Over the past 30 years, there has been some amount of standardization in how a commercial property is bought and sold. The commercial real estate practice group at Dworken & Bernstein Co. has lived through all of this activity and is familiar with the nuances associated with the modern purchase and sale transaction, which are often driven depending upon whether our client is buying or selling.

From the standpoint of a purchaser, while there are a number of important considerations, the cancellation for diligence reasons is paramount among all others. Possibly the single most important way to protect a purchaser is to make certain that the contract clearly gives the buyer the right, for any reason, to terminate the purchase agreement (and get their earnest money deposit back) if the results of its diligence investigation of the property are not to their liking. Ordinarily transactions are terminated for major reasons such as an ability to secure financing, risky environmental conditions, or title defects. But other reasons of lesser frequency and significance arise, such as internal partnership terms, utility availability, and zoning issues. The current accepted practice is that the buyer should be able to “kick the tires” and cancel the agreement within a stated time period if it is not completely satisfied.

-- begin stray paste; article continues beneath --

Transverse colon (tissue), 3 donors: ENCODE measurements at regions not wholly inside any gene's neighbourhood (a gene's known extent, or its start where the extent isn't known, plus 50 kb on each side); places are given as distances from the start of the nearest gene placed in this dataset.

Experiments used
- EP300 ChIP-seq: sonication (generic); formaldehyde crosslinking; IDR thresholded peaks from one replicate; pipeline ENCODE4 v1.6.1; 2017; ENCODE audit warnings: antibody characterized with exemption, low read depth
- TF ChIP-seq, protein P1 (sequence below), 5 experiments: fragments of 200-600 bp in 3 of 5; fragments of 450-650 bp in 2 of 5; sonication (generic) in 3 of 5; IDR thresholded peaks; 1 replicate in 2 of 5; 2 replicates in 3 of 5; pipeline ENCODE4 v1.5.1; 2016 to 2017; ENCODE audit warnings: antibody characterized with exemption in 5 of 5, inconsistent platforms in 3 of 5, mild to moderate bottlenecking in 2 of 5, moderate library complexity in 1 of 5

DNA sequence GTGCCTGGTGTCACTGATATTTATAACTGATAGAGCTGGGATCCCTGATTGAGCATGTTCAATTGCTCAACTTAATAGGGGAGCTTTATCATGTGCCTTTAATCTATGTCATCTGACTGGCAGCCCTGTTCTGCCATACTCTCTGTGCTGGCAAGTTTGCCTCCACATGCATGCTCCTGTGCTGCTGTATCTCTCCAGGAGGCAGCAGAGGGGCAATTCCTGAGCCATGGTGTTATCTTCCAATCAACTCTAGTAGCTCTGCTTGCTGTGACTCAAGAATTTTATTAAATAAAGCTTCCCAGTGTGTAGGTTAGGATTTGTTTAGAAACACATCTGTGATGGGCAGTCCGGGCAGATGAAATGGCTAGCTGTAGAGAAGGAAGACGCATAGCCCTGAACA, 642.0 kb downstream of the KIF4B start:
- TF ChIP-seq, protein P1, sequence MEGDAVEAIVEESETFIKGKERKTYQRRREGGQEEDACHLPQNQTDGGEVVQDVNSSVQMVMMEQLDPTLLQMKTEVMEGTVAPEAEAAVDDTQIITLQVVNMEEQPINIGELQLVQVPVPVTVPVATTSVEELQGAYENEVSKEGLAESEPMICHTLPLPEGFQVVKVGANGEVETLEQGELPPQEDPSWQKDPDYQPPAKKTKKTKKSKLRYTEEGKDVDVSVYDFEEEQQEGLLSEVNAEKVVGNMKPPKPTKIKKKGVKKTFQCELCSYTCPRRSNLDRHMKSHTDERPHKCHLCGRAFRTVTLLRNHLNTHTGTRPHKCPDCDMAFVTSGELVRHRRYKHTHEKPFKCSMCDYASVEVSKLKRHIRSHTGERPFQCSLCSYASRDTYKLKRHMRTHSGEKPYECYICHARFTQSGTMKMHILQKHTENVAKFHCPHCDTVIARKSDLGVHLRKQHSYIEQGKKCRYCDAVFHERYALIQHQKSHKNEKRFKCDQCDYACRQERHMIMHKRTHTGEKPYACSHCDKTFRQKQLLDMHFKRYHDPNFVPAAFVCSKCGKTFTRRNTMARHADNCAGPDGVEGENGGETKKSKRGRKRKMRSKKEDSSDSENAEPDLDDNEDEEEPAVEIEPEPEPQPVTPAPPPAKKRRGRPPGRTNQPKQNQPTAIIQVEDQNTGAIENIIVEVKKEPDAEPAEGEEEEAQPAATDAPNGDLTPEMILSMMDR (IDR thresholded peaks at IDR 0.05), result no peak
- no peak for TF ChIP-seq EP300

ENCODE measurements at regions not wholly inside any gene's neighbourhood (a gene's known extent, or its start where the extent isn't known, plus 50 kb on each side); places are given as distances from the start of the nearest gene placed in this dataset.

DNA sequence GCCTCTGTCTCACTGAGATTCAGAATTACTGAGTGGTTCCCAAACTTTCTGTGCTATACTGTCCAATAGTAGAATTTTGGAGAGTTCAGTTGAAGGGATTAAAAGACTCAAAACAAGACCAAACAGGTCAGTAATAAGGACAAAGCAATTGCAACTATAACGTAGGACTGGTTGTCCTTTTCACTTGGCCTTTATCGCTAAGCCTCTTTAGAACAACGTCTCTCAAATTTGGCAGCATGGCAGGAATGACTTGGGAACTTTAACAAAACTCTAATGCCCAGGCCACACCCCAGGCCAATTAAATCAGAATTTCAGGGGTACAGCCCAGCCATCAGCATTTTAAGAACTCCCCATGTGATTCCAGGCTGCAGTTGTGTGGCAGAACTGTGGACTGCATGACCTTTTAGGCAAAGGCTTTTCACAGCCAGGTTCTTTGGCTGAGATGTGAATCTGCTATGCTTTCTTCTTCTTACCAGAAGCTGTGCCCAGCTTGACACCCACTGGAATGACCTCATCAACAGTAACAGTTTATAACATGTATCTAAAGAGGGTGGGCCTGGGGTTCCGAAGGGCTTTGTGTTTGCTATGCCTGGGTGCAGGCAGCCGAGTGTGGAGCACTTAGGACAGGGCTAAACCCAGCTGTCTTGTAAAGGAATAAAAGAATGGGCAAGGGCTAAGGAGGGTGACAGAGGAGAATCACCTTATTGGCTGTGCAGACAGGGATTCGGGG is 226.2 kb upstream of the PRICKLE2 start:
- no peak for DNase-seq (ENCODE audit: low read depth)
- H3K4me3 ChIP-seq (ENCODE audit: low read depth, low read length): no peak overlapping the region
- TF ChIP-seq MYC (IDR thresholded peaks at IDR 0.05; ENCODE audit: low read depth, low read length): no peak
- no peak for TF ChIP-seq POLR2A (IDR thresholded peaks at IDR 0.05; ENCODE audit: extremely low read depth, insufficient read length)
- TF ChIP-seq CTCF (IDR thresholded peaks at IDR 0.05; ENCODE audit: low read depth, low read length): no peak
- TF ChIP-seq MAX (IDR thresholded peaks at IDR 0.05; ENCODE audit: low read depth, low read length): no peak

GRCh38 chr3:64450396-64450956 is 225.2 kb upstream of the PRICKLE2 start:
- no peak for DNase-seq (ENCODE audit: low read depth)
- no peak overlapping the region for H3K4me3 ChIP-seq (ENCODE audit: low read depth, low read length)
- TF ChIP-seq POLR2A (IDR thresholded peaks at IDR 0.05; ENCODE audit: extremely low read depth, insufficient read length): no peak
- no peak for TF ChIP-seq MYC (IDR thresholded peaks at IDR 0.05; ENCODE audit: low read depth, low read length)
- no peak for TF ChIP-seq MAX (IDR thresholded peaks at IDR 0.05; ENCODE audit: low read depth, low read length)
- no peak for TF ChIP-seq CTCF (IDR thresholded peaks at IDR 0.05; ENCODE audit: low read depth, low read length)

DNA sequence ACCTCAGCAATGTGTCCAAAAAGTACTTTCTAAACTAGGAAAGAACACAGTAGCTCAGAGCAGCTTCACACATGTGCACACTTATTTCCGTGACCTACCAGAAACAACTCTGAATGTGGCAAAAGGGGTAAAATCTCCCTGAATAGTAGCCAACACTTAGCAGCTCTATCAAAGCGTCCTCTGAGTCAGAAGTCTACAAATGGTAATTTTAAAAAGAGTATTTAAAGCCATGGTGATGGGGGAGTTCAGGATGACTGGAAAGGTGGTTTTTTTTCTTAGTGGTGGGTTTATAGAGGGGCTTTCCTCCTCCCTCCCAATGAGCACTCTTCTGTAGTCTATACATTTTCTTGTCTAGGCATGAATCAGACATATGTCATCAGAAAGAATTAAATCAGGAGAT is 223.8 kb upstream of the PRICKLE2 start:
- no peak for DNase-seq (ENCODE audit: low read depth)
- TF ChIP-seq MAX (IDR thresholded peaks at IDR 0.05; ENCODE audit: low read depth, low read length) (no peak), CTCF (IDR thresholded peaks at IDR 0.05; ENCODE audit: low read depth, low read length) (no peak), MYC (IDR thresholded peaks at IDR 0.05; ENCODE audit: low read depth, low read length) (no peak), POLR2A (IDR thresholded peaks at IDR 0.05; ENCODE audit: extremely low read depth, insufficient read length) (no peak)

A seller’s interests are of a different nature and focus on finality and risk limitation. Most sophisticated Sellers accept the proposition that Buyers have the ability to cancel the transaction for effectively any reason. We try to be practical in our representation, and will often counsel a Seller to make those representations and warranties to a Buyer as to matters that can’t be gleaned from a public records search or a title commitment. With that exception, the purchase agreement should clearly provide that the Buyer is acquiring the real estate in its “as is, where is” condition.

Whether we are representing a Buyer or a Seller, and whether the property in question is vacant land or a multi-tenant commercial property, or something in between, the real estate attorneys at Dworken & Bernstein have the breadth of experience to assist you.  

As with the sequence of events and documents associated with the purchase, sale, and financing of an acquisition, current commercial leasing practices have also evolved over time. Often the first step is a letter of intent which is sometimes created just by parties, or by the parties in conjunction with their real estate brokers. In recent years we have frequently been asked to participate in the letter of intent process, as same sets the framework for lease content. The commercial lease is both a contract and an interest in real property. Once the parties have agreed in a LOI on the basic lease provisions such as length or term, rental rate, and option provisions, it is incumbent upon legal counsel to properly protect their clients.

Dworken & Bernstein has effectively represented numerous parties in ground lease transactions, shopping center, and other commercial lease matters, and its team of seasoned professionals is able to assist you with your commercial leasing needs.

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